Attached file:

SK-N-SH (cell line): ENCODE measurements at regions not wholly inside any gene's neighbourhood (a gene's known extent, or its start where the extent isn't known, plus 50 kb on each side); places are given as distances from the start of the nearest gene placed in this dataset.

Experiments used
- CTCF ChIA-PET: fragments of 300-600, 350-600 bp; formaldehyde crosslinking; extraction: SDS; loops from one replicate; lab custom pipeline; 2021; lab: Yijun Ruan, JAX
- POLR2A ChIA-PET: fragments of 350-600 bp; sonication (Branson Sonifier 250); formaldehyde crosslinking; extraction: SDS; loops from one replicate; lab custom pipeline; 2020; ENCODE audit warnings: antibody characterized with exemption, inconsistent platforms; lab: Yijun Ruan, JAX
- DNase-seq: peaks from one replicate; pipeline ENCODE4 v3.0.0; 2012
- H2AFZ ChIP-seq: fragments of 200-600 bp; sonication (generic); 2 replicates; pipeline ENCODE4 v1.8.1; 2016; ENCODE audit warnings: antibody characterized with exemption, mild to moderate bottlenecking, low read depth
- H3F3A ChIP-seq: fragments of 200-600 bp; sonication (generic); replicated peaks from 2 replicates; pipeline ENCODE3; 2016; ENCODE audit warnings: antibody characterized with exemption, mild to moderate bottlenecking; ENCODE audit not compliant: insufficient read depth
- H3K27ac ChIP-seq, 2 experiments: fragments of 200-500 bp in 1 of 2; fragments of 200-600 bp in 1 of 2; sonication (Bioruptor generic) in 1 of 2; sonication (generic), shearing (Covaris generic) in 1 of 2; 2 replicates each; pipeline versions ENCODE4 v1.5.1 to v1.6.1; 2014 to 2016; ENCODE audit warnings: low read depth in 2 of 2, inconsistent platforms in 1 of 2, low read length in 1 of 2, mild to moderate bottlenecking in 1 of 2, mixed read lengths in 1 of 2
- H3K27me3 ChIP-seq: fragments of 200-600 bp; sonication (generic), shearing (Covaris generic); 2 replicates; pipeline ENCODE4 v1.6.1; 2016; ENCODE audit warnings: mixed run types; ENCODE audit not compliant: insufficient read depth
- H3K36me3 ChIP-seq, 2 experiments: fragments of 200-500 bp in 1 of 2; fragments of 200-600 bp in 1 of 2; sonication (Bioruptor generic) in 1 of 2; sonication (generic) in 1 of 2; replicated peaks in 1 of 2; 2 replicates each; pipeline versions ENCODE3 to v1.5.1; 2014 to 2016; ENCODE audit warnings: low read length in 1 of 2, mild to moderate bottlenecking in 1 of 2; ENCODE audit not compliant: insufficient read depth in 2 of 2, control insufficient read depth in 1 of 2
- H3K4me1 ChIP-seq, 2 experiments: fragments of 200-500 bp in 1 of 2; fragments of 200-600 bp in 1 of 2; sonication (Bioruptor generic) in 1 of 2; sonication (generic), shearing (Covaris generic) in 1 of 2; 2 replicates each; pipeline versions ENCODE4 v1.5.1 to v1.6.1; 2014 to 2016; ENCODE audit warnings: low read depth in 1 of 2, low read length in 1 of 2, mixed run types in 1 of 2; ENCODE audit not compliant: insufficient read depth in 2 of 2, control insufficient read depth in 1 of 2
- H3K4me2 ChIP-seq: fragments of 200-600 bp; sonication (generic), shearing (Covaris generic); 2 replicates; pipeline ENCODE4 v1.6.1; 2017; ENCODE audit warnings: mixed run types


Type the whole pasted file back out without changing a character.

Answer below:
SK-N-SH (cell line): ENCODE measurements at regions not wholly inside any gene's neighbourhood (a gene's known extent, or its start where the extent isn't known, plus 50 kb on each side); places are given as distances from the start of the nearest gene placed in this dataset.

Experiments used
- CTCF ChIA-PET: fragments of 300-600, 350-600 bp; formaldehyde crosslinking; extraction: SDS; loops from one replicate; lab custom pipeline; 2021; lab: Yijun Ruan, JAX
- POLR2A ChIA-PET: fragments of 350-600 bp; sonication (Branson Sonifier 250); formaldehyde crosslinking; extraction: SDS; loops from one replicate; lab custom pipeline; 2020; ENCODE audit warnings: antibody characterized with exemption, inconsistent platforms; lab: Yijun Ruan, JAX
- DNase-seq: peaks from one replicate; pipeline ENCODE4 v3.0.0; 2012
- H2AFZ ChIP-seq: fragments of 200-600 bp; sonication (generic); 2 replicates; pipeline ENCODE4 v1.8.1; 2016; ENCODE audit warnings: antibody characterized with exemption, mild to moderate bottlenecking, low read depth
- H3F3A ChIP-seq: fragments of 200-600 bp; sonication (generic); replicated peaks from 2 replicates; pipeline ENCODE3; 2016; ENCODE audit warnings: antibody characterized with exemption, mild to moderate bottlenecking; ENCODE audit not compliant: insufficient read depth
- H3K27ac ChIP-seq, 2 experiments: fragments of 200-500 bp in 1 of 2; fragments of 200-600 bp in 1 of 2; sonication (Bioruptor generic) in 1 of 2; sonication (generic), shearing (Covaris generic) in 1 of 2; 2 replicates each; pipeline versions ENCODE4 v1.5.1 to v1.6.1; 2014 to 2016; ENCODE audit warnings: low read depth in 2 of 2, inconsistent platforms in 1 of 2, low read length in 1 of 2, mild to moderate bottlenecking in 1 of 2, mixed read lengths in 1 of 2
- H3K27me3 ChIP-seq: fragments of 200-600 bp; sonication (generic), shearing (Covaris generic); 2 replicates; pipeline ENCODE4 v1.6.1; 2016; ENCODE audit warnings: mixed run types; ENCODE audit not compliant: insufficient read depth
- H3K36me3 ChIP-seq, 2 experiments: fragments of 200-500 bp in 1 of 2; fragments of 200-600 bp in 1 of 2; sonication (Bioruptor generic) in 1 of 2; sonication (generic) in 1 of 2; replicated peaks in 1 of 2; 2 replicates each; pipeline versions ENCODE3 to v1.5.1; 2014 to 2016; ENCODE audit warnings: low read length in 1 of 2, mild to moderate bottlenecking in 1 of 2; ENCODE audit not compliant: insufficient read depth in 2 of 2, control insufficient read depth in 1 of 2
- H3K4me1 ChIP-seq, 2 experiments: fragments of 200-500 bp in 1 of 2; fragments of 200-600 bp in 1 of 2; sonication (Bioruptor generic) in 1 of 2; sonication (generic), shearing (Covaris generic) in 1 of 2; 2 replicates each; pipeline versions ENCODE4 v1.5.1 to v1.6.1; 2014 to 2016; ENCODE audit warnings: low read depth in 1 of 2, low read length in 1 of 2, mixed run types in 1 of 2; ENCODE audit not compliant: insufficient read depth in 2 of 2, control insufficient read depth in 1 of 2
- H3K4me2 ChIP-seq: fragments of 200-600 bp; sonication (generic), shearing (Covaris generic); 2 replicates; pipeline ENCODE4 v1.6.1; 2017; ENCODE audit warnings: mixed run types